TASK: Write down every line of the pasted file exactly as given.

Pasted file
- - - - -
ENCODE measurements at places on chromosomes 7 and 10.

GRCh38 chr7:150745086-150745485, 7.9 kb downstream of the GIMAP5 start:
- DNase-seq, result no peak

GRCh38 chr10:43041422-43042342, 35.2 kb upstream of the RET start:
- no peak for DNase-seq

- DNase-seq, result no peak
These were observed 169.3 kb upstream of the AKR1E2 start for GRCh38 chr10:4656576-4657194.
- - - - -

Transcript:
ENCODE measurements at places on chromosomes 7 and 10.

GRCh38 chr7:150745086-150745485, 7.9 kb downstream of the GIMAP5 start:
- DNase-seq, result no peak

GRCh38 chr10:43041422-43042342, 35.2 kb upstream of the RET start:
- no peak for DNase-seq

- DNase-seq, result no peak
These were observed 169.3 kb upstream of the AKR1E2 start for GRCh38 chr10:4656576-4657194.